Materials, Methods, and timeline:
Month 1 – 3 – Collect specimens on site from Ian Glomski PhD (owner) at Vitae Spirits, Travis Hammond (Operations Manager) at Smooth Ambler Spirits, Robin Felder PhD (Owner) at Monte Piccolo, and assure proper sampling, quality control, labeling, and tracking (using pre bar coded specimen vials). We will select fractions before, during, and after the heads/hearts and hearts/tails cuts in triplicate for all the liquors produced at each of the three independent locations.
Month 4- 6 – Analyze the specimens in triplicate and reported as mean±standard error, perform data reduction, statistical analysis, and validation. The three distillers will meet and perform flavor analysis according to the standards at the Browns Forman which is one of the largest wine and spirits producers in the world, and owns the biggest-selling American whiskey, Jack Daniel’s. Its portfolio also includes Woodford Reserve and Old Forester Bourbons, Herradura and El Jimador Tequilas, Finlandia vodka and Chambord liqueur (Lyons Brown personal communication).
Month 6-12 – We will write our scientific articles and submit for consideration for publication in Scientific Spirits. We will also write, as required, an article for the ADI.
Analysis of specimens: The laboratory of Dr. Brooks Pate PhD (inventor of FFMRS) has been in operation for over a decade. He has built two of the first few FFMRS instruments in the World. These research full spectrum spectrometers are designed to identify any and all relatively small compounds in volatile liquids (such as the effluent from a still). This resource will be used to quality check the results from a smaller less expensive instruments. For example, fruit esters in brandies are generally under 11 carbons and thus are much easier and faster to quantify (real time) than compounds in pharmaceuticals.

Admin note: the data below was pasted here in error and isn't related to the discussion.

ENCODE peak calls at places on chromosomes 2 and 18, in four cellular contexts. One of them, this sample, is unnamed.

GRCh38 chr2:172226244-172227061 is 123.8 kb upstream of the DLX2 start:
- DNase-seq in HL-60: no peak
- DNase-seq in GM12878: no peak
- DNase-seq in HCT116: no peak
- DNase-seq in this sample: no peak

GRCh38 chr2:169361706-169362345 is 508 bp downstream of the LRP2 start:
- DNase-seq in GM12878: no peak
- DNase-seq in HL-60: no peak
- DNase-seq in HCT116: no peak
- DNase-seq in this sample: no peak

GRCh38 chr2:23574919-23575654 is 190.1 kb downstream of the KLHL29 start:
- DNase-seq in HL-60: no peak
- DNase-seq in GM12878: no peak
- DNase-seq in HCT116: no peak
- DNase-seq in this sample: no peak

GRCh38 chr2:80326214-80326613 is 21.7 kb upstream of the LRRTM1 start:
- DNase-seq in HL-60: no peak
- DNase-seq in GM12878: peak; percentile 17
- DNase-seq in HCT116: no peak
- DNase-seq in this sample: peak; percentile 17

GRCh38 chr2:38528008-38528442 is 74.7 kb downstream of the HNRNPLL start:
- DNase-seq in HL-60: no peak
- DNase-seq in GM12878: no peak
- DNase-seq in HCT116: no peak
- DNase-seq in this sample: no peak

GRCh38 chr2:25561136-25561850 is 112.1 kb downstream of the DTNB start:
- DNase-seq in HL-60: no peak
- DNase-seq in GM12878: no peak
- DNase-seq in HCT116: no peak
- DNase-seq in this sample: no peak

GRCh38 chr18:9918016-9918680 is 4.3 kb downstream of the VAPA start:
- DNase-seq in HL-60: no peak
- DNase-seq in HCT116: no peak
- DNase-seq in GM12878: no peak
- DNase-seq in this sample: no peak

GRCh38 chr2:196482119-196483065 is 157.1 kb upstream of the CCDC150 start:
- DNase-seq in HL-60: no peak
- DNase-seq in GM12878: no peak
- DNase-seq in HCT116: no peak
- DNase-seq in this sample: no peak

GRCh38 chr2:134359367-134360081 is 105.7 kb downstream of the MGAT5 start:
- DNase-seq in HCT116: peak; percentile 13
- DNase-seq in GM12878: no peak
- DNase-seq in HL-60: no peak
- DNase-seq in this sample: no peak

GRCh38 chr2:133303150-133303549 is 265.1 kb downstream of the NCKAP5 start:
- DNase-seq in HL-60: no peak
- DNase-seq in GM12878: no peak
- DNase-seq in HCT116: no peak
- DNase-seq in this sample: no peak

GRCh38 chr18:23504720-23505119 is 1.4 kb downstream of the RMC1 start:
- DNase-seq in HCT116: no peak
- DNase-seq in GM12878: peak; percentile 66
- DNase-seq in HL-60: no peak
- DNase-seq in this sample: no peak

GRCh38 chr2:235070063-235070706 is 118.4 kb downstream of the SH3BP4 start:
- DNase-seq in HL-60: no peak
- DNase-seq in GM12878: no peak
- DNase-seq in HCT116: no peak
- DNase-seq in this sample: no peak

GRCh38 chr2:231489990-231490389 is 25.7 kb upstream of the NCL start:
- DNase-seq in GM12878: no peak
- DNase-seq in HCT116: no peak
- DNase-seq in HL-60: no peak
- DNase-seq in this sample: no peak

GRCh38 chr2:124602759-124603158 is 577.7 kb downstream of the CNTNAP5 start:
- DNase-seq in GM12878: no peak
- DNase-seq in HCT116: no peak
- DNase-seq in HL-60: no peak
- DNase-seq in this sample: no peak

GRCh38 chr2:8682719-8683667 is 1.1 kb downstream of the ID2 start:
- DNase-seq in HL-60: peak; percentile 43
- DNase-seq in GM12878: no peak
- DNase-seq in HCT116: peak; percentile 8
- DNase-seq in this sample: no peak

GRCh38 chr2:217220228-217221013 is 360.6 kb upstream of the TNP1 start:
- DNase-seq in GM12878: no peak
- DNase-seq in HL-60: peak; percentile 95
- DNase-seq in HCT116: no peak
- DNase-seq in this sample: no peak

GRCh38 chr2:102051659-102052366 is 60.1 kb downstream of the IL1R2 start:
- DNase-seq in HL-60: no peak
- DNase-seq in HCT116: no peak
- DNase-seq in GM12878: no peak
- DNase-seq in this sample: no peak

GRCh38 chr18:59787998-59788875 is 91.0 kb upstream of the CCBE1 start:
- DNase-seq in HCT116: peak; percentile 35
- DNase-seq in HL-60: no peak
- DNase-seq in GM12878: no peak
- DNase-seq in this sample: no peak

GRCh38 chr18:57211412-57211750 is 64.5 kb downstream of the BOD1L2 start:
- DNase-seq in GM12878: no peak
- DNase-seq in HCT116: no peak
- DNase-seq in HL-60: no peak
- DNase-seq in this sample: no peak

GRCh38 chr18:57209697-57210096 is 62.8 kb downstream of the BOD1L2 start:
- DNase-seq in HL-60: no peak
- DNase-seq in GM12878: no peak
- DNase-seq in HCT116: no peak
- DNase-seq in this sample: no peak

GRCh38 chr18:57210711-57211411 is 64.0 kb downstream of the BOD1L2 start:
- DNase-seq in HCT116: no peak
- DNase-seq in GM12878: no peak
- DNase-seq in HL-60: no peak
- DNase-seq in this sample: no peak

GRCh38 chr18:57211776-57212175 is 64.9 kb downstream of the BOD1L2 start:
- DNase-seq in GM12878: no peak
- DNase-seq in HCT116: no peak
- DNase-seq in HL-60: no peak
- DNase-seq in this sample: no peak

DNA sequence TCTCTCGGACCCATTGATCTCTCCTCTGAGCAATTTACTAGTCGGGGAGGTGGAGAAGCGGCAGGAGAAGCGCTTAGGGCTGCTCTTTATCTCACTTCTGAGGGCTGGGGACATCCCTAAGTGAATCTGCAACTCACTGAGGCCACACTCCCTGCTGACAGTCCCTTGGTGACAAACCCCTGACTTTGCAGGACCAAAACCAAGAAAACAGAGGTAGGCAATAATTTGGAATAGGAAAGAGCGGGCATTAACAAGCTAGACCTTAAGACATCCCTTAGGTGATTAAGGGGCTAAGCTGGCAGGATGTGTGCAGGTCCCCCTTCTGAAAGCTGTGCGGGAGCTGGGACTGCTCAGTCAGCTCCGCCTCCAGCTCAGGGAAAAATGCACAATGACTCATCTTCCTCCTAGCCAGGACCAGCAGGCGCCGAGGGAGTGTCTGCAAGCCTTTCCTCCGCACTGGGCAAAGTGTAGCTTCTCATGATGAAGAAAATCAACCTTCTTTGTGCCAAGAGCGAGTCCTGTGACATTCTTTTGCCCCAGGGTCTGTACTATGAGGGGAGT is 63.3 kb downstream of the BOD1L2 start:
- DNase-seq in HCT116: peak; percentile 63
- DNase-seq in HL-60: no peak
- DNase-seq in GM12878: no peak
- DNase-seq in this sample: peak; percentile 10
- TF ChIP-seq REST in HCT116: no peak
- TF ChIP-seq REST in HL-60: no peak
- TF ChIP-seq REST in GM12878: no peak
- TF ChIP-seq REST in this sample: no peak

Budget justification (Budget at the end of this proposal):
1. Specimen vials and bar codes associated with collecting and analyzing the effluents of the stills at Vitae Spirits, Smooth Ambler Spirits, and Monte Piccolo.
2. Specimen analytical fees will be paid to the laboratory of Dr. Brooks Pate PhD who maintains several MRRS instruments at The University of Virginia.
Interpretation of results: We will continue as per our current protocol and use standard purified materials (e.g. acetaldehyde, methanol, butanol, propanol, 2,4 decadieneoate, lactones, etc.) obtained commercially obtained from Sigma Aldrich and Perfumers Supply House. We will compare our results with the smelling impressions of the three distillers named in this grant (Glomski, Hammond, and Felder). Professional tasters will be available at the Browns Forman Corporation (personal communication from Lyons Brown to Robin Felder) to see how their impressions differ from our local craft distillers. We will use the sensory perception measures used by the professionals at the Browns Forman Corporation.